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Railroads of Europe

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European Railways

by Cathy Richey

France's Train Grande Vitesse (TGV) can now travel between Stuttgart and Paris in only three hours 40 minutes instead of six hours. The latest generation of Germany's Inter-City Express (ICE) trains has similarly shrunk the journey time between Frankfurt and Paris.

There is no doubt that Germany's state-owned railway is at the forefront of Europe's rail revolution. Hartmut Mehdorn, chief executive of DB, has turned a chronic loss-making railway into a powerful international business. It is already a world-class logistics company, with a global business based on its international rail-freight activity.

The high-speed railways in France, Germany, Belgium, the Netherlands, Austria and Switzerland joined with existing international services, such as the cross-channel Eurostar and the Paris-Brussels Thalys, to form Railteam, a new marketing alliance. The aim is to have one website that will allow travelers to view timetables and prices and, with one or two clicks, book tickets from one end of Europe to another. At the European Commission's insistence, Railteam members will compete on prices. But there could be some tricky moments as some of them team up to take on airlines.

Railroads can be a potent competitor to airlines. A saying among frequent patrons of Amtrak in the USA is, "Go by air, if you have time to spare." With the delays, cancellations, cost, discomfort and sheer hassle of travel by air, rail is often much better. Rail offers a quick, reliable, affordable, comfortable mode of transport. The clientele on trains generally differ from those on planes, also. They dress better and are better mannered. This may change in time, but for now it's a distinct advantage of traveling by rail.

In Europe, rail has another big advantage--one not enjoyed in the USA except in a few large metro areas. Europe was never built with the government subsidized auto industry in mind, the main subsidy being the system of suburbs and highways. The cost of this system is not borne by automobile manufacturers or by Big Oil, but by taxpayers and by the environment. Europe doesn't have this cost to nearly the extent the USA does, and linking places by rail is more practical and more necessary.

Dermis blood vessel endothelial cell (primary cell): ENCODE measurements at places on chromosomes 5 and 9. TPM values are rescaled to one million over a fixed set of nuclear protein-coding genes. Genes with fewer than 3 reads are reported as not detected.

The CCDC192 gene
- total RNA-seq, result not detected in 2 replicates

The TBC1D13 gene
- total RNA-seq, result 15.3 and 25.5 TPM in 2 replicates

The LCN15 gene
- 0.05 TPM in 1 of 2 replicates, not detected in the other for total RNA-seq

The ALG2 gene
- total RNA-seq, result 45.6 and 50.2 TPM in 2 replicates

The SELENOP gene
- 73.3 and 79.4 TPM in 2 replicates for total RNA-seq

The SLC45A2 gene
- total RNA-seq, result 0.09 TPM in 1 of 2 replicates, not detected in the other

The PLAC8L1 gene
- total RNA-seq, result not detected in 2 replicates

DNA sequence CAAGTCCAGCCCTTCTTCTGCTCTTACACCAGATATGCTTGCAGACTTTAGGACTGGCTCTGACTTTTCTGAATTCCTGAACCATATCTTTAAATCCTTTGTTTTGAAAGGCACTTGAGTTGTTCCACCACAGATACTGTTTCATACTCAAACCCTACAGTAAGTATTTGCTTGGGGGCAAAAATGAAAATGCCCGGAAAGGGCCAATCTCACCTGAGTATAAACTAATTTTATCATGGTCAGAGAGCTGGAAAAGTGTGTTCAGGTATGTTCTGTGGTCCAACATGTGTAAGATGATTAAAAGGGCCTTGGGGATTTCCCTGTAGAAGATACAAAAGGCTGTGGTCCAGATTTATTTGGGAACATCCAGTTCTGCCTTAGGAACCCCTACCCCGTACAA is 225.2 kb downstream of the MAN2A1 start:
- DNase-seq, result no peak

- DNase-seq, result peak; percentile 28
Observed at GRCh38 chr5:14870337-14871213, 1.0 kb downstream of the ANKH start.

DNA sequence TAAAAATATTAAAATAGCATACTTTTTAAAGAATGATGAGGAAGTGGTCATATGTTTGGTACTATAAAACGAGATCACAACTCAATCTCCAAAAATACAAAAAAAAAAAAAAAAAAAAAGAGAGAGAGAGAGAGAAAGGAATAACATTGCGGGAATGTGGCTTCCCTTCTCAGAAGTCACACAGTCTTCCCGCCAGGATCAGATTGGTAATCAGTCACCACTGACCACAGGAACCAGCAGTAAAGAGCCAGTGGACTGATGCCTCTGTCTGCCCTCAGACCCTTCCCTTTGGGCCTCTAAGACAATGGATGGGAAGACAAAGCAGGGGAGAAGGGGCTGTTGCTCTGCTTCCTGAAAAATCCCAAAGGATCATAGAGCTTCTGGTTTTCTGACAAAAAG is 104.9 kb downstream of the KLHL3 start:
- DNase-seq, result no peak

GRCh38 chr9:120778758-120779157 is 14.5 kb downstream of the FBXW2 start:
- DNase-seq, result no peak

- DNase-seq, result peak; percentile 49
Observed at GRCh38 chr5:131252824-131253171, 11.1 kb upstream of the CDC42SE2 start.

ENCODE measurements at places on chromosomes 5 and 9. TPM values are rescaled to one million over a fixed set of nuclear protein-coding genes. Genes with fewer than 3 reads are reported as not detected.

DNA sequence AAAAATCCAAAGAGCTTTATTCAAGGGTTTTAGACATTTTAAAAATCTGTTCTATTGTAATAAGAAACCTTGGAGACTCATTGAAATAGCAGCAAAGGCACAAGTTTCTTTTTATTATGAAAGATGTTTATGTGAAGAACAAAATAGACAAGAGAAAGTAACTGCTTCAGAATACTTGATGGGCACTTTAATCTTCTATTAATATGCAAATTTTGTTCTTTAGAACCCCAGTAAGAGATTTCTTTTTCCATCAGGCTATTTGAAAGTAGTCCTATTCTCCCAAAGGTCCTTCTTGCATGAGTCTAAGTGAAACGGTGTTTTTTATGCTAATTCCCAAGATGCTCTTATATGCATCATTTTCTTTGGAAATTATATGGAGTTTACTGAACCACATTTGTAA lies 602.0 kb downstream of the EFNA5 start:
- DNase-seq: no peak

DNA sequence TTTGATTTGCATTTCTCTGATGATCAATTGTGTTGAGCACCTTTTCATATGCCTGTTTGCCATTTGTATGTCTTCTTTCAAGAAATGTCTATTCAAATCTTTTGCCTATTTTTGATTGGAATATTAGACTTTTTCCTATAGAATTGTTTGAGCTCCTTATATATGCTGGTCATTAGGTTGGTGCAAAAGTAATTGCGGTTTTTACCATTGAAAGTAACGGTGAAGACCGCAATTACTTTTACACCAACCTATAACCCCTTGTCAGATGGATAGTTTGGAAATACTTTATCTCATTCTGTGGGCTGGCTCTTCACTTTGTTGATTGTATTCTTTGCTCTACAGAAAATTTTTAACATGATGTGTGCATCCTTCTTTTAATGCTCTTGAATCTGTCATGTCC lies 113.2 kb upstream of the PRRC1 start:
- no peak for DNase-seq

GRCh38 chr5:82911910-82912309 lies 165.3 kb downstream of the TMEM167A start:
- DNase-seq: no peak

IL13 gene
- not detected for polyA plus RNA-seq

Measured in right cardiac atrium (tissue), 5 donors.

Consequently, Europe is in the grip of a high-speed rail revolution. Four new lines are opening with trains running up to 320kph. The eastern France TGV line is the first, with a new link from the Channel Tunnel to a new rail hub at London St Pancras, connecting Britain's first really fast line to the rest of the network. Brussels has new high-speed links to Amsterdam and Cologne.

The opening of the TGV-Est marked a huge change of heart for France. Its high-speed rail network has been spinning a web from Paris to the corners of the French hexagon since the mid-1970s. But now the TGV-Est wires France into the heart of its biggest neighbor, Germany, and gives birth to a joint venture between the French and German state-owned railways, SNCF and Deutsche Bahn (DB

Although joint ventures between state-owned rail champions and a grand Railteam marketing alliance might not seem an ideal way of introducing a new level of competition into an industry long regarded as rusty, it is an important start. International passenger-rail services in Europe are open to competition.

Europe's open skies led to more privatization of state airlines and the emergence of new, low-cost carriers such as easyJet and Ryanair. If Europe's railway revolution stays on track, an easyTrain or Ryanrail will emerge.

The prospects for Europe's trains have hardly been better since the great age of steam. For decades planes, cars and lorries have been quicker, more convenient and usually more reliable ways to transport people and goods throughout much of Europe. But concern over climate change, hassles at overcrowded airports, delayed flights and congested roads have conspired with better high-speed rail technology to make the train an increasingly attractive alternative.

And it's an especially green one: a full high-speed electric train emits between a tenth and a quarter of the carbon dioxide of a plane, according to the bosses of Eurostar. 


About the author: Cathy and her Doberman Trooper conduct research into all kinds of topics and produce articles like the one you see here. To contact Cathy, write to Get the facts from Cathy, and let the Cathy Factor give you an edge.


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